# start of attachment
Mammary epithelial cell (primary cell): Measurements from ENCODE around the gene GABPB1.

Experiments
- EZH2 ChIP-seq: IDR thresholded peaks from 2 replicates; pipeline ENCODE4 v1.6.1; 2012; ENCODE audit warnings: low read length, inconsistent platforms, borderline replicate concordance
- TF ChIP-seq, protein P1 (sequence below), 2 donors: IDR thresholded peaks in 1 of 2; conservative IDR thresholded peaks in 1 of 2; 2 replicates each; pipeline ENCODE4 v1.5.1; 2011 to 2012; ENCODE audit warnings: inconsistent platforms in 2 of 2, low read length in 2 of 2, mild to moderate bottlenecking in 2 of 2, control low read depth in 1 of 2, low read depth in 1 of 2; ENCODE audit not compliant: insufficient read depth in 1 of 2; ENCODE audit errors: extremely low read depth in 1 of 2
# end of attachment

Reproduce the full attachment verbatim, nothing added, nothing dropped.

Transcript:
Mammary epithelial cell (primary cell): Measurements from ENCODE around the gene GABPB1.

Experiments
- EZH2 ChIP-seq: IDR thresholded peaks from 2 replicates; pipeline ENCODE4 v1.6.1; 2012; ENCODE audit warnings: low read length, inconsistent platforms, borderline replicate concordance
- TF ChIP-seq, protein P1 (sequence below), 2 donors: IDR thresholded peaks in 1 of 2; conservative IDR thresholded peaks in 1 of 2; 2 replicates each; pipeline ENCODE4 v1.5.1; 2011 to 2012; ENCODE audit warnings: inconsistent platforms in 2 of 2, low read length in 2 of 2, mild to moderate bottlenecking in 2 of 2, control low read depth in 1 of 2, low read depth in 1 of 2; ENCODE audit not compliant: insufficient read depth in 1 of 2; ENCODE audit errors: extremely low read depth in 1 of 2